If this is a true story, what could that "something" be?

Seaweed contains iodine in the form of iodide, I-. The oxidation state of iodine of the iodide anion is -1, whereas the oxidation state of the iodine atom in the product of the reaction, I2, is 0. Clearly, in the accidental discovery, the iodide ion was oxidized to iodine:

2 I- - 2 e- = I2

This prompts the conclusion that the spilled "something" contained an oxidant capable of abstracting an electron from the iodide-anion in the seaweed. What might that oxidant have been?

In principle, any other halogen can oxidize iodide to iodine (Figures 3-24 and 3-30). In 1811, however, Br2 and F2 were not discovered yet. Chlorine was already known, but pure Cl2 is a gas that cannot be spilled like a liquid. A solution of Cl2 in water could, but on addition of an iodide source to aqueous Cl2 no violet vapors of I2 are given off. The resultant solution just turns dark due to the formation of I2, as shown in this demonstration.

So, what was it "that had been spilt on the floor" in Courtois's laboratory? I propose that it was oil of vitriol, the way they called concentrated sulfuric acid back in the old days. Concentrated H2SO4 was a common reagent then already, and it does react energetically with iodide salts to produce I2, as can be seen in this video. If performed on a sufficiently large scale, this exothermic reaction might generate enough heat for the I2 produced to (partially) sublime in the form of purple vapors. How does concentrated H2SO4 oxidize iodide to iodine? What element is reduced? There is little doubt that the sulfur atom that has the oxidation state of +6 accepts electrons from the iodide. In principle, the sulfur in H2SO4 can be reduced to SO2 (oxidation state +4), S (oxidation state 0), or H2S (oxidation state -2):

(a) 2 KI + 3 H2SO4 = I2 + SO2 + 2 KHSO4 + 2 H2O reduction to SO2

(b) 6 KI + 7 H2SO4 = 3 I2 + S + 6 KHSO4 + 4 H2O reduction to S

(c) 8 KI + 9 H2SO4 = 4 I2 + H2S + 8 KHSO4 + 4 H2O reduction to H2S

In the same demonstration, it is stated that the H2SO4 is reduced by the iodide to SO2, reaction (a). A commenter on the video questions that SO2 is produced and suggests that H2S is formed instead, reaction (c). I contest both outcomes because neither SO2 nor H2S can coexist with I2. Both SO2 and H2S reduce iodine to iodide. Interestingly, many websites teach reaction (a) or reaction (c) on one of their pages yet contradict themselves on another page by stating that I2 is reduced to I- by SO2 or H2S. Such a discrepancy can be found even in a serious modern scientific monograph on iodine, which states that iodide reduces H2SO4 to SO32- (equivalent of SO2) on page 563, yet also describes, on page 227, the reverse redox process, the reduction of I2 with SO2 to give iodide and H2SO4! I believe that equation (b) above portrays the most plausible outcome for the reaction between iodide and concentrated H2SO4. Unlike SO2 and H2S, sulfur can coexist with iodine. The only way of knowing for sure, though, is to either find a report on a thorough study of the reaction or investigate it experimentally.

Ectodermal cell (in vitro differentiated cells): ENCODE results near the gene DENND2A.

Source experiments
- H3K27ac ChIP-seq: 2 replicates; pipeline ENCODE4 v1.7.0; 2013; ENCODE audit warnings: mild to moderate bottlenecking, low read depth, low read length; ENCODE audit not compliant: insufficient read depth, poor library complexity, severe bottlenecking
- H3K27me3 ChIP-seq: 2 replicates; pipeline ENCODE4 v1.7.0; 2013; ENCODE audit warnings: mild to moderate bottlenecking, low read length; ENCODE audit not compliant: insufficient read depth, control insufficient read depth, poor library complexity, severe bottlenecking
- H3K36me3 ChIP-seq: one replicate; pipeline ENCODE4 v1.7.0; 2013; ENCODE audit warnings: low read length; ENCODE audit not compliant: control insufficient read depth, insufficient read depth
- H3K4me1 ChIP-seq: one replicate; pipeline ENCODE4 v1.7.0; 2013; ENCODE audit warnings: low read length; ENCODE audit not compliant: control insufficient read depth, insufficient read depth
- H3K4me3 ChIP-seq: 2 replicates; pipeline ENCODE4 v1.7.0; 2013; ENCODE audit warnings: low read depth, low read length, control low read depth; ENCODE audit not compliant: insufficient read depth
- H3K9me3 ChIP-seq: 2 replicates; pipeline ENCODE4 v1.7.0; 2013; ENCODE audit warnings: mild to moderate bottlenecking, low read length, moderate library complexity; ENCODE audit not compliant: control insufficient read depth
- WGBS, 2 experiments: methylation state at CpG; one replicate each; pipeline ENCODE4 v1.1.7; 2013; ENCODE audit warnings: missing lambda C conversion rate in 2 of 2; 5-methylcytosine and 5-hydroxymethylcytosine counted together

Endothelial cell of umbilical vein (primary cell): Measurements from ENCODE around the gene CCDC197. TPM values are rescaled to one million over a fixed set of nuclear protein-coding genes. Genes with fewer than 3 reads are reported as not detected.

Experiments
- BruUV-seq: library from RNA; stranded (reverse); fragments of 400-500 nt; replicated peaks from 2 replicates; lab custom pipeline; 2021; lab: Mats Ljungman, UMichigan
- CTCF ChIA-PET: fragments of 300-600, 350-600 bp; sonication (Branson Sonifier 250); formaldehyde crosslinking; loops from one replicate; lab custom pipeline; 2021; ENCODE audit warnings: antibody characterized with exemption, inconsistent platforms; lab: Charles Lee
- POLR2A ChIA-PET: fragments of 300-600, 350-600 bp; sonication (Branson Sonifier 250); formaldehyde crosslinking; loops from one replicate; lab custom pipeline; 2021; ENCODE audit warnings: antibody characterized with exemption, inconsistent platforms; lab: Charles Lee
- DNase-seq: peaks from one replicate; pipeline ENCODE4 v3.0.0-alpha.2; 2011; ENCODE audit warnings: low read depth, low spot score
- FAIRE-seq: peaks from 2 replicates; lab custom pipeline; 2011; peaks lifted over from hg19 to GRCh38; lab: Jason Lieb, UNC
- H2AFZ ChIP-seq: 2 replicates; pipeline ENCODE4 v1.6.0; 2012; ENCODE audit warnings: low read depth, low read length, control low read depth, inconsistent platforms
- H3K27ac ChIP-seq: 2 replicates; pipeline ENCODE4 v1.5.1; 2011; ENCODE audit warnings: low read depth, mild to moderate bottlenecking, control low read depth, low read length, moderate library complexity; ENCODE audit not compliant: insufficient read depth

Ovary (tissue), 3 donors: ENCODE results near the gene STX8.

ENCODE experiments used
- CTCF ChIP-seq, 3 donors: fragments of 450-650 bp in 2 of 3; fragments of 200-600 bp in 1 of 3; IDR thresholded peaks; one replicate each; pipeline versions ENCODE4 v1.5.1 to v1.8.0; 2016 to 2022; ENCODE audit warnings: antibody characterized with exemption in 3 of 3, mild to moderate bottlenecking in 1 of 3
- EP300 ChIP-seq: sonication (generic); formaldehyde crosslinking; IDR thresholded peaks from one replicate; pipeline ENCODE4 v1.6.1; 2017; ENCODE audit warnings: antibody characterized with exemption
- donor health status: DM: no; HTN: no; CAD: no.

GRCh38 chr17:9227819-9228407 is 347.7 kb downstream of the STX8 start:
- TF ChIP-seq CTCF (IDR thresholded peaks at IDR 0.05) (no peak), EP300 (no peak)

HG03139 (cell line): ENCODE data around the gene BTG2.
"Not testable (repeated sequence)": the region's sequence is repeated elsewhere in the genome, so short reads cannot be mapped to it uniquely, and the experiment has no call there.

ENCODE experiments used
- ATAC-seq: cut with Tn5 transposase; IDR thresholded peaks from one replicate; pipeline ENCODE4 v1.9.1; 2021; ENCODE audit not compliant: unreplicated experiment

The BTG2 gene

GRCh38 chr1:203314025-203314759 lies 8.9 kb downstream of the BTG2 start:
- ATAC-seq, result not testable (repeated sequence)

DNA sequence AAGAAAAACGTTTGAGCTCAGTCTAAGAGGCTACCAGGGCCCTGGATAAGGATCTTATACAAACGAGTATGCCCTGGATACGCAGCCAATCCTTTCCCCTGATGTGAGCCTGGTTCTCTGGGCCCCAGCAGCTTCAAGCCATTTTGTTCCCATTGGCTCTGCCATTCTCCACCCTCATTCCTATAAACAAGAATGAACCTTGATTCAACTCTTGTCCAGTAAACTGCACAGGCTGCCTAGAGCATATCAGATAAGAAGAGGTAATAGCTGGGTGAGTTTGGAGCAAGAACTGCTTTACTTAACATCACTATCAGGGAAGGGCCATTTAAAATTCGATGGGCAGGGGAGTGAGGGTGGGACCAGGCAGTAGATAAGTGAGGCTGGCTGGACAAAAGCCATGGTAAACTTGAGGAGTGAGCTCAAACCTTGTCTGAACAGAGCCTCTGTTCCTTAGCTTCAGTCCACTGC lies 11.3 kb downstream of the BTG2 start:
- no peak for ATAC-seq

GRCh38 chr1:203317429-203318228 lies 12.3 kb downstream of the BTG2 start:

3.3.8. Fluorine. The most electronegative element, fluorine, forms the simple substance F2 that is probably the most reactive chemical ever. Fluorine gas reacts with all metals and most nonmetals. Many reactions involving F2 are violent and highly exothermic, bursting into flames or even resulting in explosions. Watch this unique demonstration of spontaneous combustion of steel wool, charcoal, cotton wool, sulfur, and iodine on exposure to F2. Can you imagine a burning brick? Watch this video showing a brick burning on contact with fluorine gas. Even water burns in fluorine.

2 F2 + 2 H2O = 4 НF + O2

This reaction also gives rise to some quantities of F2O and other products.

3.3.9. Silver Halides. Chloride, bromide, and iodide ions react with the silver cation, Ag+, to give insoluble silver halides (Figure 3-31). This reaction is most characteristic of Cl-, Br-, and I-, and has long been used to test aqueous solutions for the presence of these halide ions. You can watch AgCl precipitate on mixing solutions of NaCl and AgNO3 here. Unlike AgCl, AgBr, and AgI, silver fluoride (AgF) is water-soluble.
Figure 3-31. Chloride, bromide, and iodide (but not fluoride) form insoluble silver halides on treatment with a soluble Ag+ salt.

Both AgCl and AgBr are white, although AgBr is light creamy white. Silver iodide, AgI, is pale yellow. Silver fluoride, AgF, is light brown as a solid, but its aqueous solutions are colorless. Figure 3-32 displays photos of freshly precipitated AgI, AgBr, and AgCl.
Figure 3-32. Freshly precipitated (left to right) pale yellow AgI, creamy white AgBr, and white AgCl (source).

Silver halides play the central role in sliver-based photography. Like many other silver salts, silver halides are photosensitive, decomposing to silver metal under sunlight. Although bulk Ag metal is silver in color, in a finely dispersed form silver and other metals are black. The areas on the film that are exposed to more light darken stronger due to the formation of Ag metal from the silver halide in the sensitive layer. Watch this excellent video demonstrating how AgCl is precipitated and subsequently used in imaging.